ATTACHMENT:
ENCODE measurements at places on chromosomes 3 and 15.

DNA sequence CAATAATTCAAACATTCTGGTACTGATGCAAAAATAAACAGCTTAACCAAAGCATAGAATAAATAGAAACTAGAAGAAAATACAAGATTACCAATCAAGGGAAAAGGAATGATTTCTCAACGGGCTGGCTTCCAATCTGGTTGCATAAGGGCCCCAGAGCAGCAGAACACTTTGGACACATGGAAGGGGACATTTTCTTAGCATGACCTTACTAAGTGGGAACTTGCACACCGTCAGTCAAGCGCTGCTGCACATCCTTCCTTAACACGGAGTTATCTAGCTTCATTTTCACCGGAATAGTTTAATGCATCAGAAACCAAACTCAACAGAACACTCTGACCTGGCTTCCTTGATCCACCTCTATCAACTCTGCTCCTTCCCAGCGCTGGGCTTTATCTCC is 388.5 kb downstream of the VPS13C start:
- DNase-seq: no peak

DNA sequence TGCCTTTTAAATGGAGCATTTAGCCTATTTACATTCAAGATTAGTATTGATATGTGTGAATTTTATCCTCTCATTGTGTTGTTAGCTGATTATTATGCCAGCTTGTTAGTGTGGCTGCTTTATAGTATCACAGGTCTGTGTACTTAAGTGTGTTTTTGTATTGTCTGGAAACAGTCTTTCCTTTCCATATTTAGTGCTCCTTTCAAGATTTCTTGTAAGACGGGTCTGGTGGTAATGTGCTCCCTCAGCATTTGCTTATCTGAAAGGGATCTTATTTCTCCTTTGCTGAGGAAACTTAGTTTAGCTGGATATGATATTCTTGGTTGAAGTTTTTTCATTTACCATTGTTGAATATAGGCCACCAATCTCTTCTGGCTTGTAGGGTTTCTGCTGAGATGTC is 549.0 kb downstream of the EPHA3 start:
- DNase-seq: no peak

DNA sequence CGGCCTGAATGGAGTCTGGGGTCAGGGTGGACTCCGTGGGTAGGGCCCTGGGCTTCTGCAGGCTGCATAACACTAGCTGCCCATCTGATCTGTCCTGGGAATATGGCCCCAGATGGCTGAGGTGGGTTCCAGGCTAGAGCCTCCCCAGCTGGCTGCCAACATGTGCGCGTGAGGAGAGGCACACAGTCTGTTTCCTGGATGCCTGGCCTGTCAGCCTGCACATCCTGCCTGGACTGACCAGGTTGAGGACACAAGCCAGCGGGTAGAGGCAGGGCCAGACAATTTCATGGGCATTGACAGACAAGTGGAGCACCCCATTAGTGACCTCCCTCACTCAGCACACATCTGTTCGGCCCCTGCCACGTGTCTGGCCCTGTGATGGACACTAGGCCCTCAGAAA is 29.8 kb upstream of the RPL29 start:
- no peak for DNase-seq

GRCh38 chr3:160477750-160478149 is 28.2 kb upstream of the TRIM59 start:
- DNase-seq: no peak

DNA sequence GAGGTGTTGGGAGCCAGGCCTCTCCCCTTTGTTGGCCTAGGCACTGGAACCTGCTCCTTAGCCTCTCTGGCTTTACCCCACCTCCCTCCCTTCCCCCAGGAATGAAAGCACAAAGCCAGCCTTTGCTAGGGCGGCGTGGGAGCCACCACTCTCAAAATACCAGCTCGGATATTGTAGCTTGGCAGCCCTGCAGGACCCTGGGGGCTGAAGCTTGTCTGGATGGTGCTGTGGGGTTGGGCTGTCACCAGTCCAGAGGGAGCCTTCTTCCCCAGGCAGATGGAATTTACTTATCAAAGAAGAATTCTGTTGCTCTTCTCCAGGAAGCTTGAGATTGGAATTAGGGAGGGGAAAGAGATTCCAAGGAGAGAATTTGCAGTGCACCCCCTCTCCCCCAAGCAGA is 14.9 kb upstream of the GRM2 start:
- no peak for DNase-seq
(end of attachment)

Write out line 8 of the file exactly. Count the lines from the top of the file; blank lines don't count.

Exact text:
GRCh38 chr3:160477750-160478149 is 28.2 kb upstream of the TRIM59 start: